1. Early Life
1834: Edgar Degas is born on the 19th of July at Rue Saint Georges in Paris, the eldest of five siblings. His parents are Augustin and Celestine Musson de Gas. His father is a rich banker and his mother is an American woman from New Orleans. Later in his life, Edgar changes his surname back to Degas, the original spelling from which his family had deviated to sound more aristocratic.
1853: Degas graduates with a baccalaureate in literature in 1853. Afterward, at the age of 18, he gets accepted as a copyist at the Louvre, copying works of old masters as well as contemporary ones such as Delacroix and Ingres and even converting a room in his house into an art studio. He has a brief stint in law school but he soon realizes his true passion lies in the arts.
1855: Degas is accepted at the École des Beaux-Arts and there he stays for a year. He was under the tutelage of Louis Lamothe, who himself was a student of Jean-Auguste-Dominique Ingres, an artist Degas was heavily inspired by.
Jean Ingres was a major influencing factor on Degas’ style in his early years. He is known to have remarked, "Draw lines, young man, draw lines," a piece of advice that Degas applied in his early works.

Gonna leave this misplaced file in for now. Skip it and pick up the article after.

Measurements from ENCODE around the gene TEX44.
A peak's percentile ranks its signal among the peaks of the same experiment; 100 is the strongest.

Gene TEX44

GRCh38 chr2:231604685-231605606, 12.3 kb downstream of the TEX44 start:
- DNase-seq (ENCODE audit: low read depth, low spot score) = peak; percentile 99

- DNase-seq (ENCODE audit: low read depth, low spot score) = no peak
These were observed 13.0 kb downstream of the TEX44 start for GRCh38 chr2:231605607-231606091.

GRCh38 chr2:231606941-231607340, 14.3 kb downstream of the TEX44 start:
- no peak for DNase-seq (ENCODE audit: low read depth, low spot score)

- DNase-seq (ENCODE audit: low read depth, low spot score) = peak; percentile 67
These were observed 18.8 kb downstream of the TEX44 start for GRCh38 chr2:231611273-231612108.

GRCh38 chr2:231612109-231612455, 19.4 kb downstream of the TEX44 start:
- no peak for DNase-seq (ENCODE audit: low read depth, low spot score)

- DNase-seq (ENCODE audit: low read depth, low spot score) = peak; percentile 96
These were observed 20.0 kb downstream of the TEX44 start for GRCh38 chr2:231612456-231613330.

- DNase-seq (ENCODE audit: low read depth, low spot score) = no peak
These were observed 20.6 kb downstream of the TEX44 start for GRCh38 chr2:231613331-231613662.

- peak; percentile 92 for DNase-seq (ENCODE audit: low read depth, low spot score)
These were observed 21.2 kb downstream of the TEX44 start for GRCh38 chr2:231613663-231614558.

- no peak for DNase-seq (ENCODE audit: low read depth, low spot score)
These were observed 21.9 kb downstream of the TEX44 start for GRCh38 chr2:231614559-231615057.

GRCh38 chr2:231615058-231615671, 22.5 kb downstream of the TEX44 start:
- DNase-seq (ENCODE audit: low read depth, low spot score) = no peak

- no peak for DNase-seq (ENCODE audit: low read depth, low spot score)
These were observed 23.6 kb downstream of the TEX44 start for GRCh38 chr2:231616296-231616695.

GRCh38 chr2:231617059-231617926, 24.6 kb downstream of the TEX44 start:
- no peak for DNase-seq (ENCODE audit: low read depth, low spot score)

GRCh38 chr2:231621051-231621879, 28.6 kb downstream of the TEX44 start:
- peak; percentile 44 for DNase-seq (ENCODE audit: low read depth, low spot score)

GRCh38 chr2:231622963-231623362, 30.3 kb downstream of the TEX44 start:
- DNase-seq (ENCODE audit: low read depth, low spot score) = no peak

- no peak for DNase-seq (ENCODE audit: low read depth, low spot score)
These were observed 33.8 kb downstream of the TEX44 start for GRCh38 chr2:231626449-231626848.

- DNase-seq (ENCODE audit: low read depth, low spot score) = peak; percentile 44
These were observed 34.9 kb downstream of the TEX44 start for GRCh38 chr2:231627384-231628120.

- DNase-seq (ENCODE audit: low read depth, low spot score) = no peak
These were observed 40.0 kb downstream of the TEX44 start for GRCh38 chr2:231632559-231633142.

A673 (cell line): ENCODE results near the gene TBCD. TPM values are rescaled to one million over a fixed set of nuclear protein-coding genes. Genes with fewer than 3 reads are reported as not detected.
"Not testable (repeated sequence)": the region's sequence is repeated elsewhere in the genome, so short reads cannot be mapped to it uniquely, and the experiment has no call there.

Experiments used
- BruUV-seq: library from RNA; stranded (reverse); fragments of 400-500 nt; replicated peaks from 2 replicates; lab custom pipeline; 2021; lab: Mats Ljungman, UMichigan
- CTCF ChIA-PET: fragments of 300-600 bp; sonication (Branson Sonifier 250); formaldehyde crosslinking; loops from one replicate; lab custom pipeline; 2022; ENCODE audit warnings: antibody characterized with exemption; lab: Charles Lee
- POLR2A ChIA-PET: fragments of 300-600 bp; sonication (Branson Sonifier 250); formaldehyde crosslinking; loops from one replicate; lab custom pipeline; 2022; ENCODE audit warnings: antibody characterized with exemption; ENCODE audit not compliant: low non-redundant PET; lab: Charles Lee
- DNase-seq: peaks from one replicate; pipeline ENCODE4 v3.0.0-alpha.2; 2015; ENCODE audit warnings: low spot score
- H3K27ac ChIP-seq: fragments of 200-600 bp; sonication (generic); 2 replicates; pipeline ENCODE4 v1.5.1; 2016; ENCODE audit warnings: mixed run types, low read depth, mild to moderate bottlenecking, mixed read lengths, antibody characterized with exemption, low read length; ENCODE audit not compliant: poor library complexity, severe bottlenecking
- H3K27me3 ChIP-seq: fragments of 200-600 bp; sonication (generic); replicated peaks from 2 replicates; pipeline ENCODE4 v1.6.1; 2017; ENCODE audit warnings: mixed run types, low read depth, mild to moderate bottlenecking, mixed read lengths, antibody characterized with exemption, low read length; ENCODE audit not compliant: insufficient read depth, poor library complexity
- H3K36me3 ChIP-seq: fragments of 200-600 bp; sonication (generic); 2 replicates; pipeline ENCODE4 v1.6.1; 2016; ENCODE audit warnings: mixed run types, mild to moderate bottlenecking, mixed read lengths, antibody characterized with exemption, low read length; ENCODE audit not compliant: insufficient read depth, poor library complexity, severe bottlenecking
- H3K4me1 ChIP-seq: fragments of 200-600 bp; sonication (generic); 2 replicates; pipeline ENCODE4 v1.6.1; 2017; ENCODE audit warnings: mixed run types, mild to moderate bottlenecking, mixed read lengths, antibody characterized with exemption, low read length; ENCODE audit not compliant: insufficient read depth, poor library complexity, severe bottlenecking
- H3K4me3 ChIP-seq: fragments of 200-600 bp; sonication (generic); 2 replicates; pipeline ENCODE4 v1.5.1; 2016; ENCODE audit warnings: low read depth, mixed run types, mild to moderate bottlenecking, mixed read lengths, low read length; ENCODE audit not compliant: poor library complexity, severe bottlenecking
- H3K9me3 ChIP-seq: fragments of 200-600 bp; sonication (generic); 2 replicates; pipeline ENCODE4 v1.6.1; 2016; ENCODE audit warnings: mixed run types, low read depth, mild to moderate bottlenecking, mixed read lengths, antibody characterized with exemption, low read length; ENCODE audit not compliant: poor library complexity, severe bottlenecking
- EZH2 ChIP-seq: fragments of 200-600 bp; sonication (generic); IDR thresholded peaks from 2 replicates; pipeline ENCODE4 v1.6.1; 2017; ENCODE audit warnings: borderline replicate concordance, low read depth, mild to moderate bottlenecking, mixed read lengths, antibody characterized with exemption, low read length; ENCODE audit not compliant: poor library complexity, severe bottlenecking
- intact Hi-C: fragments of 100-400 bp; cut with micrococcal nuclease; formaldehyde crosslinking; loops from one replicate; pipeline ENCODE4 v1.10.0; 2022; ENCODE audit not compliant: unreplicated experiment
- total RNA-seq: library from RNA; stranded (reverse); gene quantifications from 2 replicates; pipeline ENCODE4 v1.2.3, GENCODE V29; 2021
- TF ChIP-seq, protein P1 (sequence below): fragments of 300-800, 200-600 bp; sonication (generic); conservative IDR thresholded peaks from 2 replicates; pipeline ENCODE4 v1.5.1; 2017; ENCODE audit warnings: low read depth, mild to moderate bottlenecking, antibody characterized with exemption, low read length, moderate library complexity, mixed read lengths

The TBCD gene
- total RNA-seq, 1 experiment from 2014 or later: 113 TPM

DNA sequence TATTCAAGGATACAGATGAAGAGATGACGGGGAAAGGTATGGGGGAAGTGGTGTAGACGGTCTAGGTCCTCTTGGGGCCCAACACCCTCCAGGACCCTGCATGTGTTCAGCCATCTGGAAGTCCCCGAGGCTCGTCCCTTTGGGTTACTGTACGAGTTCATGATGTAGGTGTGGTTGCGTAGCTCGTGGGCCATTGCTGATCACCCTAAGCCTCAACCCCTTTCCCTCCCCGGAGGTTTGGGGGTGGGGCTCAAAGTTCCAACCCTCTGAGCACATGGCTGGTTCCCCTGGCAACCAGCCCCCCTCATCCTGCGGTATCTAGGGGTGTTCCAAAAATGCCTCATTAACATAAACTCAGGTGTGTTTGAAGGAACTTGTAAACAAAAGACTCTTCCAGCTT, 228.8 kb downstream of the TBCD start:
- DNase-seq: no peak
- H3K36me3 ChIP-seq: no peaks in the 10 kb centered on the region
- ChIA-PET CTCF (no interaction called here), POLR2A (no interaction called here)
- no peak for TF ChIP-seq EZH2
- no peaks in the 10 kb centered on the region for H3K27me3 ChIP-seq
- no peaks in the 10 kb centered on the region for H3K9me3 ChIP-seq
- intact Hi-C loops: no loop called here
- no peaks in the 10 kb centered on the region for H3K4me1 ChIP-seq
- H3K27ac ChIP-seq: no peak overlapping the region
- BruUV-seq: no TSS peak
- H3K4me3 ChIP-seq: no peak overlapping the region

2. Early Years as an Artist
1856: Degas travels to Italy to study and paint. He stays with his aunt’s family, the Belleli family. While he is there, he studies and copies the masterpieces of great artists of the Renaissance era such as Da Vinci, Titian, and Michelangelo. His painting, The Belleli Family (completed in 1859), is a product of his time spent in Italy. This period of his life developed and polished his skills which would later have a great impact on his style.
1859: Degas goes for the traditional route designated for all artists upon his return to Paris; he paints big family portraits and famous historical moments such as "Scene of War in the Middle Ages," “The Daughter of Jephthah,” and "Semiramis Building Babylon." He submits these works to the Salon, the central art authority at the time, but does not receive the recognition that he seeks.
3. The 1860s
He first takes an interest in horse drawings when he visits Paul Valpinçon, his childhood friend in Normandy.
Some of his well-known paintings on the concept of horse racing and jockeys include Gentleman's Race: Before the Start(1862), Horses in Front of the Stands(1866-68), and A Carriage at the Races(1869-72).